• The Branch Davidians’ Mt. Carmel Center near Waco was a haphazard configuration of buildings and makeshift structures, designed to act as a defensive fortress. Photo courtesy Barbara Osteika, ATF historian.

The first time the American public saw the compound — an awkward collection of simple volumes punctuated by a tall, silo-like tower — was on February 28, 1993. The ambush had begun in a gun battle that cold Sunday morning, when 77 agents from the Bureau of Alcohol, Tobacco, and Firearms descended on the Branch Davidians’ makeshift fortress outside Waco to serve a warrant on the cult for suspected weapons violations and other charges. Having been tipped off to the coming raid, the Branch Davidians, believing in an apocalyptic ending of the world at the hands of the government, assaulted the uniformed agents with a hail of gunfire. It became the longest shootout in American history, a bloody battle that lasted more than two hours, killing four agents and wounding 16.

That scene, now 25 years ago and fading into the memories of those who were there, has been recreated down to the smallest detail in an architectural model of the compound and surrounding site. The project is the outcome of a conversation between Scott Lowe, co-founder and partner in the Dallas-based international architecture firm 5G Studio Collaborative, and Jim Balthazar, ATF senior special agent. Balthazar was seeking a way to accurately and appropriately memorialize the events of that day, as well to create a teaching tool for agents to use with new recruits, visitors, and policymakers. Although the aftermath of the initial ATF operation and the subsequent ill-fated FBI siege had brought Congressional testimony and court cases — as well as a lengthy, detailed Blue Book report of operations that is now mandatory reading for all new ATF agents — there was no real memorial to the fallen agents or accessible way to tell the story. With the remains of the buildings razed a mere two weeks after the siege’s fiery end, a rudimentary model of the compound that was used for demonstrations during testimony was the only physical memory of the scene.

To Balthazar, this gap in the historical record was unacceptable. “The [existing] model had insufficient detail, and unless you knew what happened on that day, that model didn’t tell you anything,” he recalls. “It lacked the key terrain and architectural features, like the fence line and where the vehicles had been positioned. It wasn’t self-explanatory.” Those topographical and incidental elements had been crucial to the event, acting both as cover from gunfire and as obstacles to accessing the compound. In addition, building details such as doors and fenestration would provide important information about the tactics used by both sides.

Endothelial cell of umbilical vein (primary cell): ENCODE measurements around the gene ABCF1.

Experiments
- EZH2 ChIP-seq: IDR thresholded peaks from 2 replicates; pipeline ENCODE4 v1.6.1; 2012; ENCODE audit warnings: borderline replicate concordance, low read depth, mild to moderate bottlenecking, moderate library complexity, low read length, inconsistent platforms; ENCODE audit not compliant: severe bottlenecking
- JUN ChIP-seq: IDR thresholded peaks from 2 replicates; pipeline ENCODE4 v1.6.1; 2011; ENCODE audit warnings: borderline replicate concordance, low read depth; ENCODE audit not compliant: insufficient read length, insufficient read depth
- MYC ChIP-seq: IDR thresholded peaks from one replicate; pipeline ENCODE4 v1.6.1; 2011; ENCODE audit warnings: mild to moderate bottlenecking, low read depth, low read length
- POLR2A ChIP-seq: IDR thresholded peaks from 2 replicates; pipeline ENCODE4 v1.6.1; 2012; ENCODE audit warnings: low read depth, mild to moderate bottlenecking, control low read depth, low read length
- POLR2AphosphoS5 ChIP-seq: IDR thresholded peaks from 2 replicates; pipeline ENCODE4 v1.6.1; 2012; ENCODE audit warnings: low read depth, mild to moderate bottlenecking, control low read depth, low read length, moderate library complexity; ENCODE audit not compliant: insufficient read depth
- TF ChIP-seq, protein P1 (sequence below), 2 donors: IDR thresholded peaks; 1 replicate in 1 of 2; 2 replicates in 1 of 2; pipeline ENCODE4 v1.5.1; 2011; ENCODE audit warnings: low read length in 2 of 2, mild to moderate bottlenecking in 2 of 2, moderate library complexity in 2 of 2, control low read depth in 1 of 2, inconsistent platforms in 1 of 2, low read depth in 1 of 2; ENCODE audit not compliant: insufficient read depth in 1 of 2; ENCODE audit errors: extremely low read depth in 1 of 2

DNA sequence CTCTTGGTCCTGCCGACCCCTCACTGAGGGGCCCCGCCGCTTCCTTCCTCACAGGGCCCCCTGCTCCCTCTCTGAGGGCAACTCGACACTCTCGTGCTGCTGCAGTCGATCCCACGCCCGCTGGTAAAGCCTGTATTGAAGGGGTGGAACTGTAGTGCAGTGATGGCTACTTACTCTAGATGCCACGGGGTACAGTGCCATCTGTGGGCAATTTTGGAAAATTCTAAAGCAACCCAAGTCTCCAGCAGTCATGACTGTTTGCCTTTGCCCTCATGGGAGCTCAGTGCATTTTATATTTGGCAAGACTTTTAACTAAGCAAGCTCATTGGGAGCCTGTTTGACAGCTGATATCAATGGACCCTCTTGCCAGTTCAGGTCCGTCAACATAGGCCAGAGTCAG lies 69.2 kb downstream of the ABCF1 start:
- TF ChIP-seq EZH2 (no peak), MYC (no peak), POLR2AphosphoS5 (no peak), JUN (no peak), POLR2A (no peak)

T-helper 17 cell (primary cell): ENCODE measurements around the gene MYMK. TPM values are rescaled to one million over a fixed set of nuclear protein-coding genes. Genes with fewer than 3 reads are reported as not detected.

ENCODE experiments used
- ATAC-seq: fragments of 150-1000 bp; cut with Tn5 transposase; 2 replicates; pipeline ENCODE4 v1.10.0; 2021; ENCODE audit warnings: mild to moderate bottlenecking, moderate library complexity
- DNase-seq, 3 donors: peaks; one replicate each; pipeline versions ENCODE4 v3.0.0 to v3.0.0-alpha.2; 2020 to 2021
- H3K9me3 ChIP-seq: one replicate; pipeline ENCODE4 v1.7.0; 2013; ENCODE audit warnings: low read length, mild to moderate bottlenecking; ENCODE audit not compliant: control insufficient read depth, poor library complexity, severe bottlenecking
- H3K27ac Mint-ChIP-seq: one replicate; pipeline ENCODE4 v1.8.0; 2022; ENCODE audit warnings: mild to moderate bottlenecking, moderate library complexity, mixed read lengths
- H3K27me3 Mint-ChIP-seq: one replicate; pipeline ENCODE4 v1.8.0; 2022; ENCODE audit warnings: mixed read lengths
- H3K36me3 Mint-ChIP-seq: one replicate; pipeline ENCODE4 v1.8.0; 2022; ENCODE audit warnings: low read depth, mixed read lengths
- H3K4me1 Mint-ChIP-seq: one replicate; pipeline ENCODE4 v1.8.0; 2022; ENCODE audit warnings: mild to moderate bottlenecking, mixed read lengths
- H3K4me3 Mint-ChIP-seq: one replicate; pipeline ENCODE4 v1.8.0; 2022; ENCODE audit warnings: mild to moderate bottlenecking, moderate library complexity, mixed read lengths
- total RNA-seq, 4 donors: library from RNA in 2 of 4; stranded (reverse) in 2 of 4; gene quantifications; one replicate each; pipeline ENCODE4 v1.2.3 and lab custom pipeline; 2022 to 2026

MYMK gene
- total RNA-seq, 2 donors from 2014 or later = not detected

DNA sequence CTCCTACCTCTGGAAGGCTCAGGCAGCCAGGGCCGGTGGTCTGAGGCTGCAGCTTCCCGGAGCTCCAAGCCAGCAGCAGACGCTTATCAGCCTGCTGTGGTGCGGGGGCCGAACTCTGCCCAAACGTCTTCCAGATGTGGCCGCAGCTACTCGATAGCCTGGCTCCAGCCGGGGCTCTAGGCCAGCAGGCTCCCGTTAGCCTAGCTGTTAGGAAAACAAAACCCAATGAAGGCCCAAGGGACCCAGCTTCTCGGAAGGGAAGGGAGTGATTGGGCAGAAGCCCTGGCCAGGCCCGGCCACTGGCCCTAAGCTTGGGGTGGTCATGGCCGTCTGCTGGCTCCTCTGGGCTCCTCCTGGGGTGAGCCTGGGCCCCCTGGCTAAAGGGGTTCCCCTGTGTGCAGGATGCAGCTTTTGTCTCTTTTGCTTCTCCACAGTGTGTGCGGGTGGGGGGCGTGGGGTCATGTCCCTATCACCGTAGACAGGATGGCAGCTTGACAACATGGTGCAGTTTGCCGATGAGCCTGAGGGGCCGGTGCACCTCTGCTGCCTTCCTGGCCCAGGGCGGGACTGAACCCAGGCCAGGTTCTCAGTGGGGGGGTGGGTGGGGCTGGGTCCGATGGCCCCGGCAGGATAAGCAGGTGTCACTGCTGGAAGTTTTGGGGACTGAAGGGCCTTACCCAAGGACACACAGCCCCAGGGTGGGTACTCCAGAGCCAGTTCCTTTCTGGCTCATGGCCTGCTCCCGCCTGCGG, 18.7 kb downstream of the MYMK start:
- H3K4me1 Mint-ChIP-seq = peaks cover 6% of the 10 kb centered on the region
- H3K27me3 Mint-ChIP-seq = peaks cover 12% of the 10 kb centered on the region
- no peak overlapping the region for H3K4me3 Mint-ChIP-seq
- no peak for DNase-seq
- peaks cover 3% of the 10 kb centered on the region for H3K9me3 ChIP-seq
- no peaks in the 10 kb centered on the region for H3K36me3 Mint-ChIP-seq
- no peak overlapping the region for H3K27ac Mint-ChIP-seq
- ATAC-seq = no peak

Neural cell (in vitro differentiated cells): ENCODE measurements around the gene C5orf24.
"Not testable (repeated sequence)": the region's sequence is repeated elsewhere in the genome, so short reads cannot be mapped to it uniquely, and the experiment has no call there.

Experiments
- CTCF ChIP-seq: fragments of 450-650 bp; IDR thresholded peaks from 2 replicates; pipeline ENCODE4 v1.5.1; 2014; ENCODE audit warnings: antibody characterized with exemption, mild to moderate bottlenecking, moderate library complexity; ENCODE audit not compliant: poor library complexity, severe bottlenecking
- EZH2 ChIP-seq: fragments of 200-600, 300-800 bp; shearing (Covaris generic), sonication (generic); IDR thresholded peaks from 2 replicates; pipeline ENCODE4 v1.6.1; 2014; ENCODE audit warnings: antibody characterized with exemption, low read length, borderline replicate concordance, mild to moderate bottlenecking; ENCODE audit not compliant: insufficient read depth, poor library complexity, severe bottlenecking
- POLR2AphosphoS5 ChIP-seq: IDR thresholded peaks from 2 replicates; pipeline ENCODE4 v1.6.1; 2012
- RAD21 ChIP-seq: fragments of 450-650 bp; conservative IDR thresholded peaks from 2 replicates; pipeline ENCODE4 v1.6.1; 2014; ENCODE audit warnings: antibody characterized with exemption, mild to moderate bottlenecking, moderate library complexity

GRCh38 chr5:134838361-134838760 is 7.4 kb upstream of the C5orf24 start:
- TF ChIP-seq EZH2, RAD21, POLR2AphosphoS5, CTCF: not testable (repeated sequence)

The 5G team was up to the challenge. Project manager Eric Bartlett, Assoc. AIA, teamed with UT Arlington architecture student Nik Goodnight, and the two worked evenings, pro-bono, for the next nine months, crafting two intricately detailed models, one for the ATF Houston Field Division Office — which oversees the Waco Field Office — and one for the lobby of ATF’s Headquarters in Washington, D.C.

“We utilized every available informational source to create the most authentic possible portrayal of the compound on that day,” says Bartlett. “The insight provided by the ATF agents highlighted just how critical the smallest details and debris on the site were to the events of the operation. So for us, the opportunity to interview everyone and utilize archival material to accurately detail the facts was incredibly important in order for these models to serve as true teaching tools and memorials.”

The 24-by-36-in model had to also accommodate wiring for LED lights that indicate positions of agents during the operation and make the model more self-explanatory. Important building elements — the location of cult leader David Koresh’s bedroom; the tower, which had been outfitted as a defensive structure; and the location of a buried school bus that acted as an underground tunnel that would provide the last-stand fortress for the compound’s residents — were crucial elements in illuminating the operation’s events and outcomes.

Because the Davidians were constantly building and adding on to their compound, wooden pallets and construction debris littered the site, a detail the architects included to great effect. Even the Davidians’ fleet of go-karts and specific types of vehicles that served as cover from the gunfire are placed in exact position. One of these, a van, marks the exact location of one agent’s death. The locations of the three other deaths are also marked, memorializing these agents’ sacrifice. For Waco veterans, the model is a poignant remembrance of a day that forever changed law enforcement in America. “I’ve been fortunate to be there when Waco veterans have seen the model for the first time, and it’s emotional for them,” Balthazar says. “They are amazed at the level of detail and that someone would make the effort to get it exactly right.”

Canan Yetmen is a writer based in Austin.

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